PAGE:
Turn your child into a maths magician?

Hate Maths? Your Attitude Is Catchy!
Maths is a subject that people seem to either love or hate. As an adult we become very polarised, either avoiding maths whenever we can, or embracing it in everyday life. But have you thought about how your attitude is affecting your child?
As a parent you possess the amazing ability to mold and shape your children, whether you are positive or negative towards maths can leave a lasting impression on your children.

Our attitudes and actions leave lasting impressions. If we look at our own lives you will see that you are most likely a product of the things your parents were passionate about. It could be music, sport, or in this case, maths.

An AP/AOL news poll of 1000 adults found that 37 percent of adults recalled they 'hated' math at school. Under the most hated subject- maths was the winner; twice as many people said they hated maths, out of any other subject at school.

There is a great deal of research that show that parent negativity towards maths, either in our comments or attitude have lots of consequences for our children;

  • Stress and lack of confidence
  • Low motivation towards maths and homework
  • Not wanting to take part in class
  • Boredom, not paying attention after all 'what's the point'
  • Low tolerance for challenges (which affects many other areas of life)
  • Failure to keep pace with class lessons
  • Behavior problems- your child may rather be seen as being naughty then seemingly 'stupid'-which sadly, is how they see themselves
  • Dropping maths as a subject as soon as possible and in doing so losing the opportunities for subsequent professional success

    As parents we are our child's first teacher, most of the maths experiences that a child brings to school start with what has happened in the home. These early experiences lay the foundations for future successes, and can create an attitude toward maths and education that may last their whole life. When we make comments like:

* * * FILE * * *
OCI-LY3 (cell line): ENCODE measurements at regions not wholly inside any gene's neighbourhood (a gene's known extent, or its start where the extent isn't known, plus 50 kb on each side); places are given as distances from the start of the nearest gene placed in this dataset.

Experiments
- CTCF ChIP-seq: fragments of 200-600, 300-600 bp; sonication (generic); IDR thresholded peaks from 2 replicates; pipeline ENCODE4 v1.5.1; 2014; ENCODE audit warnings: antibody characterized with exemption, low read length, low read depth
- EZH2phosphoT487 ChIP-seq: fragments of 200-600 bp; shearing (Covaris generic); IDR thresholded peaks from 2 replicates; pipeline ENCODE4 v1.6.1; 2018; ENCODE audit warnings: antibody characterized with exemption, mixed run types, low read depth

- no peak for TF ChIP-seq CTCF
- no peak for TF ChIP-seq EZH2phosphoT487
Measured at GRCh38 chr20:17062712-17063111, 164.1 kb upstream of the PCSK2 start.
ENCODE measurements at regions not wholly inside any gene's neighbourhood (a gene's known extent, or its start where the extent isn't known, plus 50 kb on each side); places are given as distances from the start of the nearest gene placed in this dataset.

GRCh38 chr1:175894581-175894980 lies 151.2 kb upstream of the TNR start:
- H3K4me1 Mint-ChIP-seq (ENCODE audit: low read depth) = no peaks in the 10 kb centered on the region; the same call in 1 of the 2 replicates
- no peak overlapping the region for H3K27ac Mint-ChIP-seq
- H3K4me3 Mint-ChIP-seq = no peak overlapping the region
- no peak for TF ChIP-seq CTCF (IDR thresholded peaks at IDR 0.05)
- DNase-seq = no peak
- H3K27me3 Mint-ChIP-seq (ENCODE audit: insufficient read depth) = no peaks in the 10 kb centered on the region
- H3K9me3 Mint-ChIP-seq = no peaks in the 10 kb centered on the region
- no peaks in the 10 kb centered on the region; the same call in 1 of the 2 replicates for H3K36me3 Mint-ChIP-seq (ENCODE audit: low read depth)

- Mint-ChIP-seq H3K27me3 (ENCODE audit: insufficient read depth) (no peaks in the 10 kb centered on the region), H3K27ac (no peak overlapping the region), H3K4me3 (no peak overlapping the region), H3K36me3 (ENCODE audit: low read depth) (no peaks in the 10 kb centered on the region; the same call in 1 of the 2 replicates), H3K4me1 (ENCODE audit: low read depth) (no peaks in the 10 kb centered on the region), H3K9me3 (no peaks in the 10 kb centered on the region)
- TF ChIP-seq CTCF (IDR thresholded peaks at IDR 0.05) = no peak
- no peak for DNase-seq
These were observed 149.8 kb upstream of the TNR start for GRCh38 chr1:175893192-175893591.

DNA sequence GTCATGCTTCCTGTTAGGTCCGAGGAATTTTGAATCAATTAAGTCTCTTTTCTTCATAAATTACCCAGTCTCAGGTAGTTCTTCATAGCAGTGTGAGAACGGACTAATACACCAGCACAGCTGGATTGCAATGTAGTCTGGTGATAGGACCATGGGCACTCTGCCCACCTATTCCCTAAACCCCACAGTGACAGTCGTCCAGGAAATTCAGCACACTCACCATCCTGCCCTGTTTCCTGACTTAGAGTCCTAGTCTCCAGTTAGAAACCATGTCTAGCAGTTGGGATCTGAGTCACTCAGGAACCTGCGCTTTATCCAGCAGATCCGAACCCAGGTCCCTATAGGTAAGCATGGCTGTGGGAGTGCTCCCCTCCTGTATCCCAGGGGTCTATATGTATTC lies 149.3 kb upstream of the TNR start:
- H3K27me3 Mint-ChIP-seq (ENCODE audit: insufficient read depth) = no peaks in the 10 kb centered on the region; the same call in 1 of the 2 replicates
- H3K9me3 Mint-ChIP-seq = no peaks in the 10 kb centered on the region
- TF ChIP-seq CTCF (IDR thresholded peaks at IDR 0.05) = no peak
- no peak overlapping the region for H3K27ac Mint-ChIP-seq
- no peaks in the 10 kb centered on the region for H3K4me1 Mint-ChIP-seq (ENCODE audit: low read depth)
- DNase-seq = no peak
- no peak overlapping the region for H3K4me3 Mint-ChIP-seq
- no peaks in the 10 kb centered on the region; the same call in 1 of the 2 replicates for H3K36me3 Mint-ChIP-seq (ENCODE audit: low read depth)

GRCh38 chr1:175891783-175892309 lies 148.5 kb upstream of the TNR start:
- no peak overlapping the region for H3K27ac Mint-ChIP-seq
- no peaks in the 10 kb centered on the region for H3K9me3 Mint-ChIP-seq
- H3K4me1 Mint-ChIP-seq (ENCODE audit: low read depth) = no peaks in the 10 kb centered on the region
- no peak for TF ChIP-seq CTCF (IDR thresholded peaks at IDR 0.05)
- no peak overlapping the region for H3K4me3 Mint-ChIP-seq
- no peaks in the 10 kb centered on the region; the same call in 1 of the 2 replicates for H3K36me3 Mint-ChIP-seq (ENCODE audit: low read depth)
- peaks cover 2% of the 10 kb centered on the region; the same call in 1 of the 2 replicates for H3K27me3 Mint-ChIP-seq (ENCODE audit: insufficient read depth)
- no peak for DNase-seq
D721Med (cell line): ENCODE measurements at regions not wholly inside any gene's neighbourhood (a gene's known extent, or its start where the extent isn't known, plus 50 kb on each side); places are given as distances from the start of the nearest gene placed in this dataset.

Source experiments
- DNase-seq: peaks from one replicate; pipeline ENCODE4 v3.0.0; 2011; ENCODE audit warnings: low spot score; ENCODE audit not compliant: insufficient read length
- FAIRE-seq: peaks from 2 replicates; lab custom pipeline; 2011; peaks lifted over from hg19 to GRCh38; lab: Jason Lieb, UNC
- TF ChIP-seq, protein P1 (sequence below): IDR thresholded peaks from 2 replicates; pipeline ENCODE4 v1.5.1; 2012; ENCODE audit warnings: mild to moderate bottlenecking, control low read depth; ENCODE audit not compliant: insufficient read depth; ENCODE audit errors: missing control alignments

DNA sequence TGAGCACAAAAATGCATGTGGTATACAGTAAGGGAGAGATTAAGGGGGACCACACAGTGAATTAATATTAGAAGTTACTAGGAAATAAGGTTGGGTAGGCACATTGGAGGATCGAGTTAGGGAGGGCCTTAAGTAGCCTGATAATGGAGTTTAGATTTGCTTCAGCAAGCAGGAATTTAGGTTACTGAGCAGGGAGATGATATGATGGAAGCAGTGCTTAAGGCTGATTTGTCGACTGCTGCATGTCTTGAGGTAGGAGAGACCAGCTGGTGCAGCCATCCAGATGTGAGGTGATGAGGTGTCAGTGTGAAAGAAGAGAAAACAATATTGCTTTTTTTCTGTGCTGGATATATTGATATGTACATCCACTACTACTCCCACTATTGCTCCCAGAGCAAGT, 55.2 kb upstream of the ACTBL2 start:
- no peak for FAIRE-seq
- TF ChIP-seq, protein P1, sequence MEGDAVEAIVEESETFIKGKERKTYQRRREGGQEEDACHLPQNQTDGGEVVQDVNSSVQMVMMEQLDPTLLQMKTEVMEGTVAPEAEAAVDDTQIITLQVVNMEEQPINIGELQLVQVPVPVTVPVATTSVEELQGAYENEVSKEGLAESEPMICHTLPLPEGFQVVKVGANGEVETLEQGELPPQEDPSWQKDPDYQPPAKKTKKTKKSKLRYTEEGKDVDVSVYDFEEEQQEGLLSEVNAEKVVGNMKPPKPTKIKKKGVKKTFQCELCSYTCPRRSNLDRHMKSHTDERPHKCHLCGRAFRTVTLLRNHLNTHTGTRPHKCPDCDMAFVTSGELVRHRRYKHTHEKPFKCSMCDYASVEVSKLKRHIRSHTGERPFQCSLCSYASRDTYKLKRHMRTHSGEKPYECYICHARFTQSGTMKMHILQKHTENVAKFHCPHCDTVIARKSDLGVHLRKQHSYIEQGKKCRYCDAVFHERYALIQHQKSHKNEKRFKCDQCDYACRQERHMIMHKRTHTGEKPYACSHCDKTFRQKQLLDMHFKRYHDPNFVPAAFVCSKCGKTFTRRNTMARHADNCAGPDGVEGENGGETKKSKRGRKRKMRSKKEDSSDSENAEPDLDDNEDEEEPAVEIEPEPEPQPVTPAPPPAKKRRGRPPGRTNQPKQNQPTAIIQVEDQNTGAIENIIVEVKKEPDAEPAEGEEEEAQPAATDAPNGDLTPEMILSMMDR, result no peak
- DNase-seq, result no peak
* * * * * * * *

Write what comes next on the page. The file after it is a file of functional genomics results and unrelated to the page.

• You'll never use it anyway
  • I was never any good at maths either
  • I hate maths
  • I never did maths like that, they are teaching you wrong, that seems like a stupid way to do it.
  • It's too hard

    then we create an atmosphere that allows our children to have low expectations in maths. We give them an excuse not to try hard, as nobody expects them to succeed anyway.

    It is certainly very difficult as a parent if you have had bad experiences in maths or find the new way of math difficult to understand, it is important to build your own confidence too.You will find that many schools understand this and run numeracy programs to help parents understand and build confidence in maths.

    The great thing about these truths is that the opposite is true as well! If we as parents are excited about maths and learning new things, then our children will be too.

    In next week's Wednesday Wisdom we will look at ways you can turn your attitude around and make lasting positive impressions for your children about maths. It's exciting and easier than you think!
  • StayOnTrack Limited 2014